| Sonia Gandhi at Baduria on Thursday. Picture by Amit Dutta
Calcutta, April 20: For 13-year-old Sabia Khatun, it was like going to the movies.
Clad in a bright red outfit ' with red lipstick and dangling earrings ' on a hot afternoon, she said: “I have seen her on TV, but it’s never the same as seeing her with my own eyes. But it is too hot to stay and listen to her speech.”
It was the person, and not the politics, that seemed to be more important at Sonia Gandhi’s three meetings today in Bengal. But then it was a day of celebrity campaigners.
Jaya Bachchan took the dais, with a giant umbrella as protection against the sun, in Howrah for the Samajwadi Party. Her Bengali enriched by a generous sprinkling of English, she said she had come to seek votes as “your daughter”.
The presence of the two in Bengal on the same day was a curious coincidence since the germ of Sonia’s recent resignation as MP lay in a complaint against Jaya about holding an office of profit despite being a member of Parliament.
For Sonia, this was the first time she was taking a public podium in the state since the 2004 Lok Sabha election victory followed by the renunciation of the Prime Minister’s post.
That act may have had something to do with Sabia’s effusive description of her as the “protector of the nation”.
But there was politics, too. The question before today was: how would Sonia handle the campaign in Bengal against the CPM that is an ally in Delhi' She gave the answer.
At none of the three meetings ' at Baduria in North 24-Parganas, Garden Reach and Park Circus ' did she mention the CPM or any of its leaders. It was the government ' better still, the quality of governance ' she attacked.
“It pains me to see what is happening in Bengal in the name of helping the worker, the poor and the weak,” she said.
“Lakhs of people have been rendered jobless, over 35,000 factories are closed, workers in tea gardens are facing starvation.”
In other words, Sonia was targeting what Buddhadeb Bhattacharjee and the CPM have made their slogan for this election: development. But there were no names ' an election speech is never complete without identifying the rival.
That was left to Pranab Mukherjee, the state Congress chief and defence minister.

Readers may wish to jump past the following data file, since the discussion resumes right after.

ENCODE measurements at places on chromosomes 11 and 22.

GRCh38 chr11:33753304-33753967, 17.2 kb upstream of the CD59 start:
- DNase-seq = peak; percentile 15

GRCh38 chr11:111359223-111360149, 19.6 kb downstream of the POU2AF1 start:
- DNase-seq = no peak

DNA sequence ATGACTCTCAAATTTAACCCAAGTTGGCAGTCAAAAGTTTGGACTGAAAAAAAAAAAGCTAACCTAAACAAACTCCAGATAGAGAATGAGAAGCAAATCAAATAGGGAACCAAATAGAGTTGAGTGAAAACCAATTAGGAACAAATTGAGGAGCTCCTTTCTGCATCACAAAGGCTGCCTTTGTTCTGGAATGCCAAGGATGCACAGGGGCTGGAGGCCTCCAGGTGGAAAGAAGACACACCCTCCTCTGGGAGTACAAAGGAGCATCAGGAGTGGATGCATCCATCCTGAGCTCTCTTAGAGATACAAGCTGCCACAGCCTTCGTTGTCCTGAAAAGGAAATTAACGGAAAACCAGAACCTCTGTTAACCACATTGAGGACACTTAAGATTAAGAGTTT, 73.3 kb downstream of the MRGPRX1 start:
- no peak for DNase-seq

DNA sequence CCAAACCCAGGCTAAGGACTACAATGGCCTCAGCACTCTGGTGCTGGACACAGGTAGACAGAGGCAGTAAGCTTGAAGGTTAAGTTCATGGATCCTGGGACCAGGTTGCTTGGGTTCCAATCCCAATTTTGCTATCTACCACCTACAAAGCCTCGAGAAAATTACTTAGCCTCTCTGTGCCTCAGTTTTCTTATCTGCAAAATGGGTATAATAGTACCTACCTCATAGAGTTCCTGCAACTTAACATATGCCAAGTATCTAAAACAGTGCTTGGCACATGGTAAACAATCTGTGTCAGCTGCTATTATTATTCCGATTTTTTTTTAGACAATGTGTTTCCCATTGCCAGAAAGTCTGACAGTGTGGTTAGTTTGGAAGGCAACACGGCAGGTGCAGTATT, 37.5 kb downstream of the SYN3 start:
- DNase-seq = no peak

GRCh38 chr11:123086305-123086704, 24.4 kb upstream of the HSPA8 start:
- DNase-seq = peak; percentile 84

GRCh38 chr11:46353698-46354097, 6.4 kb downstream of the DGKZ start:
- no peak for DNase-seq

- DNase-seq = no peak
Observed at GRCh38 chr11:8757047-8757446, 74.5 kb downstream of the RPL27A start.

Speaking of governance, Sonia had trouble finding a reference point for her party in recent memory to say the Congress would have done better than the current government. She had to travel back over 50 years.
“After Independence, the Congress was in power in Bengal. During Congress rule, the state’s condition was better. But see the deterioration now,” she said.
Few at the Park Circus meeting would have been old enough to nurse post-Independence memories but there were exceptions. Octogenarian Gulshan Ara had travelled from Beckbagan to listen to Sonia. Having attended rallies by Indira and Rajiv Gandhi, she smiled as she saw glimpses of the mother-in-law in Sonia, accented Hindi notwithstanding.
“She can’t compare to Indira, but Sonia is a little like her, in speech, manner and bearing,” said Gulshan.
Sonia, too, talked about Indira and Rajiv. “Congress Prime Ministers have always helped Bengal ' from the Farakka thermal power station to the Metro'. Even now, whatever the Bengal government is asking, the UPA government has given.”
She looked back. Romola Bala, who had spent over three hours in the sun on the grounds of Dilip Memorial High School in Basirhat, kept her eyes glued to the small binocular her husband had bought last week, smiling through Sonia’s speech.
Not everyone was happy with the celebrity viewing, though. Abala Baidya, 65, had finished cooking by 10 am and travelled to the venue to be disappointed by a 10-minute speech. “We were waiting here for four hours. I thought she would speak for at least half-an-hour,” she complained.
“Thousands of people, including Congress supporters, have been killed,” Sonia said, continuing to attack the Left Front on governance. “Yeh yahan ki kanoon vyavastha ki tasveer hai (This is the picture of the state’s law and order).”
At all three meetings, it was the large number of women that caught the eye. They were eager to share a few moments with one of their own who speaks from a position of power, towering over such men as Pranab Mukherjee.
At the Garden Reach rally, as she emerged from the helicopter and climbed on the dais, waving to the crowd, 36-year-old Mehrunnisa, jewellery bedecked, bubbled with admiration.
“She’s much fairer than she appears on TV. Unless you see her, you can’t understand how attractive she is,” she said. Mehrunnisa’s eight-year-old daughter shimmered in a blue satin dress.